TULSA - A local financial expert says Tulsans living paycheck to paycheck could be among those who suffer the most if a deal cannot be reached to avoid falling over the "fiscal cliff."
According to a recent survey by CareerBuilder, close to 40 percent of Americans live paycheck to paycheck.
Jake Dollarhide, CEO of Longbow Asset Management, says monthly budgets are the chief concern facing those living paycheck to paycheck. Knowing how much money will be available for gas, groceries, utility bills and other expenses is dependent upon knowing exactly how much money will be coming in every month.
Dollarhide says the uncertainty over how payroll taxes will be changed creates uncertainty for this group of Americans because changes in payroll taxes will affect monthly income.
Those payroll tax changes, according to Dollarhide, could have the greatest impact on small business owners and their employees.
"If a small business owner doesn't know what taxes look like going out six months into the future, one year in the future, they're less likely to hire, they're less likely to increase their benefits or offer a 401(k) plan," he said.
Dollarhide adds that in the short term, stocks could drop, which would affect retirement plans dependent upon the market.
Dollarhide likens Congress to a bunch of college students cramming for an exam or paper the night before it is due. He calls on Congress to mature and push for a deal for the American public.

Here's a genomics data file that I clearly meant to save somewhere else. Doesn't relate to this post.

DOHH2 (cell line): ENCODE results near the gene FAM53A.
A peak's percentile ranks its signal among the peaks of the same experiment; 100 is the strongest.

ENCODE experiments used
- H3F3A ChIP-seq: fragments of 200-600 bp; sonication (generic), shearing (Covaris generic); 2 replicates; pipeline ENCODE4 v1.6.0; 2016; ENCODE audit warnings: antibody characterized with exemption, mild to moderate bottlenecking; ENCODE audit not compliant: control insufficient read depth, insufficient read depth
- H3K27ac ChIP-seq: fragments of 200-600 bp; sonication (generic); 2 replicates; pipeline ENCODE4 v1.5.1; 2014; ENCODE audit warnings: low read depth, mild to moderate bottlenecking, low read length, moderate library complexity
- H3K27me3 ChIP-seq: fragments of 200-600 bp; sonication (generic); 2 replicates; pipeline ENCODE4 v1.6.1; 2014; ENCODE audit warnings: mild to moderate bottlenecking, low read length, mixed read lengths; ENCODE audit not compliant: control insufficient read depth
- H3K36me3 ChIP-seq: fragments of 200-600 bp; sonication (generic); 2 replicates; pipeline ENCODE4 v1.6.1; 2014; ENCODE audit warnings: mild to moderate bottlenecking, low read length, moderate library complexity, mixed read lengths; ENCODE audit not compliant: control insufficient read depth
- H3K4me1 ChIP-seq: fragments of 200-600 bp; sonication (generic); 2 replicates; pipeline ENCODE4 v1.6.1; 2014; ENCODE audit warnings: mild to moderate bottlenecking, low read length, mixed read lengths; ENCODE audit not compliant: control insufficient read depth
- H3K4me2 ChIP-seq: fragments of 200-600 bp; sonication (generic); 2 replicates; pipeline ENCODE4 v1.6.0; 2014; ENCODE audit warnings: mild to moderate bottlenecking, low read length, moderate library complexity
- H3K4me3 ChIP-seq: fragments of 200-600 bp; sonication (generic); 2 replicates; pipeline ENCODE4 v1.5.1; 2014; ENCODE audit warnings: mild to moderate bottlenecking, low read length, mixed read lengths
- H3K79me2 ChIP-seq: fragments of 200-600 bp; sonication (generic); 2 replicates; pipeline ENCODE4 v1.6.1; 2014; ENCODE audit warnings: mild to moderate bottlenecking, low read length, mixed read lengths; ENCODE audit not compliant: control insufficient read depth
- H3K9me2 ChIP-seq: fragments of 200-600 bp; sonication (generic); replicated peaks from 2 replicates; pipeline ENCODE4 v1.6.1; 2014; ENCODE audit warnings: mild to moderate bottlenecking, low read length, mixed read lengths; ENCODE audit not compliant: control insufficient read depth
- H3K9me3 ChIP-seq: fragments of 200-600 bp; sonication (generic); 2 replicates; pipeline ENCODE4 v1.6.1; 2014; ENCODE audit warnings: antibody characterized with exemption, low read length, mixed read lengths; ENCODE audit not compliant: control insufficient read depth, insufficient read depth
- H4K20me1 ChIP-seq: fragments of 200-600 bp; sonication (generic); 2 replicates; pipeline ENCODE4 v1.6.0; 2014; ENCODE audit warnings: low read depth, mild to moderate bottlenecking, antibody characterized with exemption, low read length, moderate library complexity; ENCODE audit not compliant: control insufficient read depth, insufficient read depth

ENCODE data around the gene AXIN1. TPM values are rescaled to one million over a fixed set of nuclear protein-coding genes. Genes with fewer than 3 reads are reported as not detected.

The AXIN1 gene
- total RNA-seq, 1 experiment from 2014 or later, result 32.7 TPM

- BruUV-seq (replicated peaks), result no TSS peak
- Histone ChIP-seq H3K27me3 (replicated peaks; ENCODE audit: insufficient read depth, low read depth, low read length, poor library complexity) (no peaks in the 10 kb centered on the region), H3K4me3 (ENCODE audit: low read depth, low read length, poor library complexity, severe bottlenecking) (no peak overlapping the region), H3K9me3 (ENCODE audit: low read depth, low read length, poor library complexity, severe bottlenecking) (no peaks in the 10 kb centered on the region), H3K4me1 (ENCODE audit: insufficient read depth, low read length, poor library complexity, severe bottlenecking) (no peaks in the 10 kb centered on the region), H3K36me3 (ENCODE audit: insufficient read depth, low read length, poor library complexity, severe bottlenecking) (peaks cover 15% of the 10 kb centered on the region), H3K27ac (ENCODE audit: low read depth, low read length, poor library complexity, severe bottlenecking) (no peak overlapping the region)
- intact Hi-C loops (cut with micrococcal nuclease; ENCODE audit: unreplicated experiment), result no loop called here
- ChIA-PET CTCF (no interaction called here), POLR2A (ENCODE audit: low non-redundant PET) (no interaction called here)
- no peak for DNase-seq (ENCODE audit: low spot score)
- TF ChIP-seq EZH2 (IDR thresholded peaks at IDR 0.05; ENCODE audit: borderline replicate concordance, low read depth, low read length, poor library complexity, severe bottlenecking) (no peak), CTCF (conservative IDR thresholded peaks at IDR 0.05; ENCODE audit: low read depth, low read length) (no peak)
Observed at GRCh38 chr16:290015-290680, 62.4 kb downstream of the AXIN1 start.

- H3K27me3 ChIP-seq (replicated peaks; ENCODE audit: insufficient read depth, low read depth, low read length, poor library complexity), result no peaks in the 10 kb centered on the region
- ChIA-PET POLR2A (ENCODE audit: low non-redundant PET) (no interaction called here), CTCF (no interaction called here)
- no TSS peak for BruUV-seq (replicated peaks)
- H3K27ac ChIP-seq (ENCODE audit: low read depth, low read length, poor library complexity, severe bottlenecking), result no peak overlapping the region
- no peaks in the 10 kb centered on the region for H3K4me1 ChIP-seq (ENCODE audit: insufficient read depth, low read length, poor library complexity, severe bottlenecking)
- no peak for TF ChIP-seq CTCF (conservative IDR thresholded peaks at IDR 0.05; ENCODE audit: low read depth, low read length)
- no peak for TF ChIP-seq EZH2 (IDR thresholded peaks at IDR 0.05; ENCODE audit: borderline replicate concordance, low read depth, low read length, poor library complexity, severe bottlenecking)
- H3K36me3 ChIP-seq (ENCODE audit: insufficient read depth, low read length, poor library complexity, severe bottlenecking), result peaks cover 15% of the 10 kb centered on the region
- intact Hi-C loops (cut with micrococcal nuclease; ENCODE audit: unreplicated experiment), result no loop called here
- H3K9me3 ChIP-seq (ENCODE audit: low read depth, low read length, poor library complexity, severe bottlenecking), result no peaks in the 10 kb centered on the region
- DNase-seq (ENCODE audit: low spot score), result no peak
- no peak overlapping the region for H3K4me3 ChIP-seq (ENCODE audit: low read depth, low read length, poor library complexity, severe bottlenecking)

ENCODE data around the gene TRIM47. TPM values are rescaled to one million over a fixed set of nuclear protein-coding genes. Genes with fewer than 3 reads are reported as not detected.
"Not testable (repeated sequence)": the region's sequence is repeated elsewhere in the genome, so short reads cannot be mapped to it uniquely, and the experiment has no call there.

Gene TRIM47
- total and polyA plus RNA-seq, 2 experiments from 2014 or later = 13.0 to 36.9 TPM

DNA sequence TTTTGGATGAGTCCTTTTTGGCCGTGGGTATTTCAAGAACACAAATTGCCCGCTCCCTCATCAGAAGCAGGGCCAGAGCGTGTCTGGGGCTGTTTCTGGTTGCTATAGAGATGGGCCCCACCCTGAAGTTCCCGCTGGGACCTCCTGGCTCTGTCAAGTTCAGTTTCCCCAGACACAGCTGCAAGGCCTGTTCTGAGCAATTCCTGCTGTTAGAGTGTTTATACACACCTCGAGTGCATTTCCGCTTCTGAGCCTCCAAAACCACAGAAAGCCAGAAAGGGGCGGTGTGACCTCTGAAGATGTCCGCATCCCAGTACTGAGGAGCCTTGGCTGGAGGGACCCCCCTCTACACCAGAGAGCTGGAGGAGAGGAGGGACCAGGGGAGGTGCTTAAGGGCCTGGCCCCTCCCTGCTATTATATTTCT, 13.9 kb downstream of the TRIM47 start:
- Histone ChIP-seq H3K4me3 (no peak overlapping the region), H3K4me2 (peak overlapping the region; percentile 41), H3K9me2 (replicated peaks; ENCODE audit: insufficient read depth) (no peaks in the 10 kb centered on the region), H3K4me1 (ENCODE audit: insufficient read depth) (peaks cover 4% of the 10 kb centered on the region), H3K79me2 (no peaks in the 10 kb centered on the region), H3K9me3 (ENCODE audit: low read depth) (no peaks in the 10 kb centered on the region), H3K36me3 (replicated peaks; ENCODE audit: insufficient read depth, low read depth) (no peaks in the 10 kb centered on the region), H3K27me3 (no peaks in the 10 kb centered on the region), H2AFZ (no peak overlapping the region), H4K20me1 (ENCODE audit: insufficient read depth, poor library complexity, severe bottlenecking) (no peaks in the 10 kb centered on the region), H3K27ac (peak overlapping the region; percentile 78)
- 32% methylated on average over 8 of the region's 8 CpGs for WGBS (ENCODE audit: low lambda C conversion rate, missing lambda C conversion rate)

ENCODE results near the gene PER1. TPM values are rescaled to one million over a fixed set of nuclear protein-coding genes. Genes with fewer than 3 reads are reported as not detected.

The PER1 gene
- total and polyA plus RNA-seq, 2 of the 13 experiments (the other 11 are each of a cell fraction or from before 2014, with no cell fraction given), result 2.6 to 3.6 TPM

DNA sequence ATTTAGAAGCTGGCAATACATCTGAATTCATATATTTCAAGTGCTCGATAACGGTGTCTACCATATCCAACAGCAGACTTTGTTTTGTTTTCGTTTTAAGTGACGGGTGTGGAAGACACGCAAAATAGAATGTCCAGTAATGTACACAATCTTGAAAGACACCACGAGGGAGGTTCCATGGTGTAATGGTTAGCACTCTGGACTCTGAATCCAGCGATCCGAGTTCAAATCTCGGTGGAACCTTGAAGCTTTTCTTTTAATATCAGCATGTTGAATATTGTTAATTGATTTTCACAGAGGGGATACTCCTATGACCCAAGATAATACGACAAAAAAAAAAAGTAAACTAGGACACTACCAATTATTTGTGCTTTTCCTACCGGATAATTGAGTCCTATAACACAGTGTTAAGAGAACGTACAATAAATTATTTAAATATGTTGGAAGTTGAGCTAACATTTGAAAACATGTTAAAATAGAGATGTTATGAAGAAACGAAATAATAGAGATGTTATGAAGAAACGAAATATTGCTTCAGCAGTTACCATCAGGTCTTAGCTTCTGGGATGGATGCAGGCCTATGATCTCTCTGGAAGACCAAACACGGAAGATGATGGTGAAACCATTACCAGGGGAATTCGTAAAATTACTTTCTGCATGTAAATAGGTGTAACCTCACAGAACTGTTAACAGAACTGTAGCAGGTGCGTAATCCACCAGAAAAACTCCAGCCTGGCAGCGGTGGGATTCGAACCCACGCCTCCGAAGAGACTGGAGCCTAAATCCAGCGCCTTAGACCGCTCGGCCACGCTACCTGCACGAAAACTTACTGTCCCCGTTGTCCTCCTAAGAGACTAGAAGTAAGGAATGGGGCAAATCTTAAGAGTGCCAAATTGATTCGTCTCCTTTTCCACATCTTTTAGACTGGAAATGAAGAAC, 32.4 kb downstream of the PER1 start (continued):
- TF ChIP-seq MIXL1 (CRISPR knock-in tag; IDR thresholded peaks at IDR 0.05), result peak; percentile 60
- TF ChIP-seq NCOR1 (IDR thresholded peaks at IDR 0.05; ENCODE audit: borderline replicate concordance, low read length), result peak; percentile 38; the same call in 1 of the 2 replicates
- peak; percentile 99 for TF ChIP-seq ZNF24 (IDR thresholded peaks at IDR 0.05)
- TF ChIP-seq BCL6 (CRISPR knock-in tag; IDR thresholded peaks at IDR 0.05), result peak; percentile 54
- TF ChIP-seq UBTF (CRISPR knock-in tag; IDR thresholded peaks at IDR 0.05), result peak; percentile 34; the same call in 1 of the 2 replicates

Those sentiments are shared by Tulsa residents as well.
Dallas Cooper says he's not shocked by the lack of a deal.
"Am I shocked? Uh, no. Based on what we've seen in the last two or three years, I'm not shocked. I mean, both parties are in opposite ends of the spectrum, not willing to come to the middle, and I think the bulk of us want people to come and compromise," he said.
Another financial advisor, Thom Bowen, said elected officials are only concerned with reelection.
"I think it's typical of the problems we have in Washington, which is they're not willing to make hard decisions, and it seems like their only concern is getting reelected," Bowen said.
And Jennie Pletsch, who is in the process of starting her own small business, said government is dysfunctional right now.
"Pretty much our entire government is not being held accountable. So they're going to continue to not do their jobs. I mean, that sounds pretty blatant. It's not like they're up there doing absolutely nothing, but we're not seeing any result," she said.
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